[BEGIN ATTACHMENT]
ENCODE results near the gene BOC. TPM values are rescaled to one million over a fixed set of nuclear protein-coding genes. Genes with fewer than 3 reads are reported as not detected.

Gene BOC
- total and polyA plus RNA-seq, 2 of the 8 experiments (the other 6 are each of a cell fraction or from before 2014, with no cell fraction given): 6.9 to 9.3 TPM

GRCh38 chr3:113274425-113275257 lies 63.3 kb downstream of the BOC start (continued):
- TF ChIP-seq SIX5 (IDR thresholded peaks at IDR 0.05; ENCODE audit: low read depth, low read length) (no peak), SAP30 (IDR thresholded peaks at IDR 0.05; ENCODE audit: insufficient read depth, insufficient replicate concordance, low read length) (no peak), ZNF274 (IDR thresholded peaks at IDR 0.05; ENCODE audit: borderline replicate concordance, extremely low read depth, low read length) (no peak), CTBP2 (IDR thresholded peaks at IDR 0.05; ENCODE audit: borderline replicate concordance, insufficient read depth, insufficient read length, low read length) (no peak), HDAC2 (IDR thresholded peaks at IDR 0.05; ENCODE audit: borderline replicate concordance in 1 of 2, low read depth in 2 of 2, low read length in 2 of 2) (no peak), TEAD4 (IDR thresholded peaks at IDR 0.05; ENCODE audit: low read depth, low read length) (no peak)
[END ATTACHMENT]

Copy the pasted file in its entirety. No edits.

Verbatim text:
ENCODE results near the gene BOC. TPM values are rescaled to one million over a fixed set of nuclear protein-coding genes. Genes with fewer than 3 reads are reported as not detected.

Gene BOC
- total and polyA plus RNA-seq, 2 of the 8 experiments (the other 6 are each of a cell fraction or from before 2014, with no cell fraction given): 6.9 to 9.3 TPM

GRCh38 chr3:113274425-113275257 lies 63.3 kb downstream of the BOC start (continued):
- TF ChIP-seq SIX5 (IDR thresholded peaks at IDR 0.05; ENCODE audit: low read depth, low read length) (no peak), SAP30 (IDR thresholded peaks at IDR 0.05; ENCODE audit: insufficient read depth, insufficient replicate concordance, low read length) (no peak), ZNF274 (IDR thresholded peaks at IDR 0.05; ENCODE audit: borderline replicate concordance, extremely low read depth, low read length) (no peak), CTBP2 (IDR thresholded peaks at IDR 0.05; ENCODE audit: borderline replicate concordance, insufficient read depth, insufficient read length, low read length) (no peak), HDAC2 (IDR thresholded peaks at IDR 0.05; ENCODE audit: borderline replicate concordance in 1 of 2, low read depth in 2 of 2, low read length in 2 of 2) (no peak), TEAD4 (IDR thresholded peaks at IDR 0.05; ENCODE audit: low read depth, low read length) (no peak)